Visibility of all of your projects (either Online or in P4W) are available in one screen on the P4W home page. That means you don’t really need to choose; you can continue using both depending on the project you are working on. Perhaps you use Project Online for client projects and P4W for internal projects. It’s all about coming up with a plan that fits your needs!

Data doesn’t always fit into the framework of a project management system, and that’s where integration with other platforms comes in handy. Power Automate allows us the flexibility to integrate either platform with SharePoint. In my upcoming webinar, I am going to show you how to do this, but the use case for this example is that there are a variety of contractors that work together on projects. They need visibility into the tasks and progress of each, including dependencies and timelines. Their individual contracts for time and billing are not visible to the other members of the team. As I said, in my webinar, I will show you an integrated solution that:

  1. Automatically adds the title of the project to a list in SharePoint
  2. Allows project managers (PMs) to give contractors assignments
  3. Allows contractors to submit time invoices against those assignments
  4. Automatically assigns permissions to each assignment and time logs to both contractor and PM

Technically it’s not that complicated, and the real key is to have a clear understanding of what needs to be tracked and where it’s coming from.

Want to explore more about how to integrate Project and SharePoint? I’ll be outlining why integration is important, demonstrating how with Power Automate, and reviewing permissions and security—all in my upcoming session, Automating Information between Microsoft Project and SharePoint. Click the link to register now!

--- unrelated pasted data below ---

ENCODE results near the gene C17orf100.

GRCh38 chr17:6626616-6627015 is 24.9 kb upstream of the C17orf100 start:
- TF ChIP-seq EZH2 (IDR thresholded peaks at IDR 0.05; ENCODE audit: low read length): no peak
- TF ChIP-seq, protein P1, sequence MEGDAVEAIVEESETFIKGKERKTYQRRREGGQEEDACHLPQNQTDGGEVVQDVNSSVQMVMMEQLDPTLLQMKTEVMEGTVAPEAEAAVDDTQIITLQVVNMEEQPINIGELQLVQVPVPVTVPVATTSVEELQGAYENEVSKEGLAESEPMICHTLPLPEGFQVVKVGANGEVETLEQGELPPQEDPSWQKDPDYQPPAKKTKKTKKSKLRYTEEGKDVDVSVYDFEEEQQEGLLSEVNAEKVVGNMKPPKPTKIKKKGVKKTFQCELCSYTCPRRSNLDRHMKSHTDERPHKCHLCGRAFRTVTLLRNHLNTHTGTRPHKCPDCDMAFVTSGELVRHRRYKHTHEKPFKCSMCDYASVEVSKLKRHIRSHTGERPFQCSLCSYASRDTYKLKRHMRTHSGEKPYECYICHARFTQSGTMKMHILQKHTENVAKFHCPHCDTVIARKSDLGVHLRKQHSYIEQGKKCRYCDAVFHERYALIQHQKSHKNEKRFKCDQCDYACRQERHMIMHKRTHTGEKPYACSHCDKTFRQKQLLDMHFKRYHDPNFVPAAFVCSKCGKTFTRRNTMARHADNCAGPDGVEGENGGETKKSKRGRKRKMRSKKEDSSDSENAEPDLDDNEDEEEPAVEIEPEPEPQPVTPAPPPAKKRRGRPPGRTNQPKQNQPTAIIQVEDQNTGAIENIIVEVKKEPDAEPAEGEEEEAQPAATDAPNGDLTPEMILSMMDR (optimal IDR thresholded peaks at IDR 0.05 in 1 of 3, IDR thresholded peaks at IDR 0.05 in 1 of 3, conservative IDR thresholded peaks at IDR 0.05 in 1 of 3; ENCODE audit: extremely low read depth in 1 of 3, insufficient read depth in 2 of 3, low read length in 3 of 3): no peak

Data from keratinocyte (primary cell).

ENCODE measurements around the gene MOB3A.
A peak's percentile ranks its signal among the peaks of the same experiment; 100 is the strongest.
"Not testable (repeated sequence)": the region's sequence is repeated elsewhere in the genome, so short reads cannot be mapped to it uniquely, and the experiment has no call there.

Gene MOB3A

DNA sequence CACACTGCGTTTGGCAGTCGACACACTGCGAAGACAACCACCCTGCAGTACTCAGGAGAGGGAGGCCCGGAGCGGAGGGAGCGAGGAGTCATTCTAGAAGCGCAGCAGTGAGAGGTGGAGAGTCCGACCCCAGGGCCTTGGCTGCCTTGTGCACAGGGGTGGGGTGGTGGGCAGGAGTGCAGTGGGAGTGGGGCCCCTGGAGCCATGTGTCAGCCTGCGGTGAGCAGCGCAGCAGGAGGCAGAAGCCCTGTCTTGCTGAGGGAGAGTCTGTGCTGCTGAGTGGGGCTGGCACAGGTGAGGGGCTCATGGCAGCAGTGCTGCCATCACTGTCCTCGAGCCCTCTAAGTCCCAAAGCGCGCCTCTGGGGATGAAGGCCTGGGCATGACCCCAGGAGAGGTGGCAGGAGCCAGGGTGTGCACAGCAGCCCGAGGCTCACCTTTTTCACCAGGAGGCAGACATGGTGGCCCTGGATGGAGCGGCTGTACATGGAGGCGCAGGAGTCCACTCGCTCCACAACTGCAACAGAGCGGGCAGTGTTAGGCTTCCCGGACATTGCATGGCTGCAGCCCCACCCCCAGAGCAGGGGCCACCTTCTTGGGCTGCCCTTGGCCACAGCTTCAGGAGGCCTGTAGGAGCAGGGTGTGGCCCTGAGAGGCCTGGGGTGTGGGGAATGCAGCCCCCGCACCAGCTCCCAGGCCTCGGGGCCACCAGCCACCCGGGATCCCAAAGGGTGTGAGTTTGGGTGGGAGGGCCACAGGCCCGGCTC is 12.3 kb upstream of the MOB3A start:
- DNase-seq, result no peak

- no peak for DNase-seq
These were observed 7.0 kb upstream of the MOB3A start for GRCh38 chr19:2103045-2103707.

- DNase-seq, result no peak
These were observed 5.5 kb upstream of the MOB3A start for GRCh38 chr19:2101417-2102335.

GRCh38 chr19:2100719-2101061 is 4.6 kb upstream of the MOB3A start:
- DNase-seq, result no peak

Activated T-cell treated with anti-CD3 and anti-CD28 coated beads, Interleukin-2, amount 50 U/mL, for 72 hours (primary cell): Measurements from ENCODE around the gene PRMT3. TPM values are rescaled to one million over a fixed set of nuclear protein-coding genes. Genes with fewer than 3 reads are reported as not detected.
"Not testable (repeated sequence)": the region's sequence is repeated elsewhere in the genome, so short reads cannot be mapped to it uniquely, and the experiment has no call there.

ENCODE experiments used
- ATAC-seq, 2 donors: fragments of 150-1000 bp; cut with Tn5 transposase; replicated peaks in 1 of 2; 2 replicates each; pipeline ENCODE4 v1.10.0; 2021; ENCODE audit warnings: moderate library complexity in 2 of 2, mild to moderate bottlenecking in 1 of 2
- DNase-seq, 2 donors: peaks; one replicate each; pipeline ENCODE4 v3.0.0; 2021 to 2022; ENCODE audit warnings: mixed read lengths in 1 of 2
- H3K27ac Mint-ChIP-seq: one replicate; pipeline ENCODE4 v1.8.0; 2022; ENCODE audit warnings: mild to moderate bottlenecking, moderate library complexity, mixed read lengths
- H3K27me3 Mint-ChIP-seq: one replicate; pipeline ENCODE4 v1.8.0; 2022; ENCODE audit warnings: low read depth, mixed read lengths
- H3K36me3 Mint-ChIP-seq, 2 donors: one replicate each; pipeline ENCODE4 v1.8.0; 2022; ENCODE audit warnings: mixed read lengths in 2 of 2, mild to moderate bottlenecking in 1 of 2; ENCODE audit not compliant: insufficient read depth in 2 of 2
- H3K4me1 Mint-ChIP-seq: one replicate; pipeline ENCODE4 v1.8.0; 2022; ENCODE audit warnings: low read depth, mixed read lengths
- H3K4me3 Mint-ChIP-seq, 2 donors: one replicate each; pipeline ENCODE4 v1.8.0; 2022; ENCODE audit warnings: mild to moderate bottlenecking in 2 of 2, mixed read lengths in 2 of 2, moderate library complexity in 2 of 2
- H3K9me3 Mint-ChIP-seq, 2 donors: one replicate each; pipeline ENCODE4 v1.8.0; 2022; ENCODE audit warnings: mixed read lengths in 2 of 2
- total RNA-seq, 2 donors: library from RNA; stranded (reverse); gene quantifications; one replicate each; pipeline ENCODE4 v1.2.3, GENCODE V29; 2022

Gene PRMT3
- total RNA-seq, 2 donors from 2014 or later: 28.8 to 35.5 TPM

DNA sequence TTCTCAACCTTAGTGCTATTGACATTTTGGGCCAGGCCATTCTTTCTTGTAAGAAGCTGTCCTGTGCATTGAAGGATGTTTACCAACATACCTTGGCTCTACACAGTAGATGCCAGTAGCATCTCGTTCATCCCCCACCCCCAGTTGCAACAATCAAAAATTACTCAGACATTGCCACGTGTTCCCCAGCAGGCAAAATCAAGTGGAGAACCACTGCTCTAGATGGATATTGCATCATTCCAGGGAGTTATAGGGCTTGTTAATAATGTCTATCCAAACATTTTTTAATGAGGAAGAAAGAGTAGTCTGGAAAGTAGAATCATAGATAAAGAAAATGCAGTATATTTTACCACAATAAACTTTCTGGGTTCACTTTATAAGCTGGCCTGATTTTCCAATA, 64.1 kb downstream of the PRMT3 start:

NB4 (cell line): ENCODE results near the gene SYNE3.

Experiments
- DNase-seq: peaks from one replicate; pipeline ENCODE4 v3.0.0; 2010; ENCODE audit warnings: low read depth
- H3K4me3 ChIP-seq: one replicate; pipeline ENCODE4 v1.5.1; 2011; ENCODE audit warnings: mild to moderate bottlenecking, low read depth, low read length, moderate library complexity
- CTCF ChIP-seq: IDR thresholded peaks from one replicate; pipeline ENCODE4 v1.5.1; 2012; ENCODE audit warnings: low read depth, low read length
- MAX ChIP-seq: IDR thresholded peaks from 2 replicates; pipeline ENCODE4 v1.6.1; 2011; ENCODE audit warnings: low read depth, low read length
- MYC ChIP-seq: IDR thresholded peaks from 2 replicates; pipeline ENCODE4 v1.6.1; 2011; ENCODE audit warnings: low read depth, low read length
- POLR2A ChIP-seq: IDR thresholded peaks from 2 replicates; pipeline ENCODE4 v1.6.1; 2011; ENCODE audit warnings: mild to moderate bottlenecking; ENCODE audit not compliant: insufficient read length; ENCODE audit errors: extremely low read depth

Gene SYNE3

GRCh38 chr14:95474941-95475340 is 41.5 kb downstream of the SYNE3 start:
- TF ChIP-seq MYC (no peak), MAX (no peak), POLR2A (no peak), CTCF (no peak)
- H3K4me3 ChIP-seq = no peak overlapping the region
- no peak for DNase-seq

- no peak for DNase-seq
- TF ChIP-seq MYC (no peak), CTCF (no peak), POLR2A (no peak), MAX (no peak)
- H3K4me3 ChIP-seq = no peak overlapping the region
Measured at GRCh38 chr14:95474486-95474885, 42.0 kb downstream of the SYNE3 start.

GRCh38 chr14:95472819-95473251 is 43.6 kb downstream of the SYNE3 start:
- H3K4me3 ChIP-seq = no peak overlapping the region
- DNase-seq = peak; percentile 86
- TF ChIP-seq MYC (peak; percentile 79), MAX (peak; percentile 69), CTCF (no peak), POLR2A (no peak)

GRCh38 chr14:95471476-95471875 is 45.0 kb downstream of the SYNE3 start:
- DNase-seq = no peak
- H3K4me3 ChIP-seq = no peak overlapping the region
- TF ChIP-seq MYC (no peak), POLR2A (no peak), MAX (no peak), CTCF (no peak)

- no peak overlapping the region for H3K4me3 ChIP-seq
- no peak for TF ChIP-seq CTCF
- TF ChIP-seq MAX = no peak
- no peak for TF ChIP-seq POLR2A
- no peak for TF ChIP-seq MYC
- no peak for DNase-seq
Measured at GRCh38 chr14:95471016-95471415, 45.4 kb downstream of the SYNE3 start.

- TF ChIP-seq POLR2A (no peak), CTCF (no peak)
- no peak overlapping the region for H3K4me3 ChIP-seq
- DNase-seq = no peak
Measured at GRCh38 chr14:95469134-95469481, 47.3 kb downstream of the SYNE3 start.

Written by Lynch Interactive

Jeff Lynch started Lynch Interactive in 1999.  Over the years they have developed many solutions for a wide range of clients from e-commerce to custom learning management and business automation systems.

Since 2012 Jeff has been primarily focused on SharePoint and Microsoft Project, building a wide range of solutions for clients ranging from CRM and Project Management to Human Resources, Facilities and many others.

The primary focus of every project is to build it right from the beginning, with a solid foundation of logic and an eye on the future.  Jeff utilizes a wide range of tools when appropriate but the backbone of each job is Microsoft SharePoint and Project.

 

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3 Comments
  1. P4TW is launched for GCC and 3rd party license resellers are now issuing licenses (P3 etc..) for GCC tenants. See Microsoft’s roadmap here: https://www.microsoft.com/en-us/microsoft-365/roadmap?filters=&searchterms=Project

    Reply
  2. Still great info – meant to give the article a good rating too. 🙂

    Reply
    • My experience with GCC was about a month ago and it was with GCC High, I would believe there are differences still between GCC High and GCC, especially since GCC High still does not allow graph api calls. But you are correct, I did not specify. Thanks for helping keep that clear.

      Reply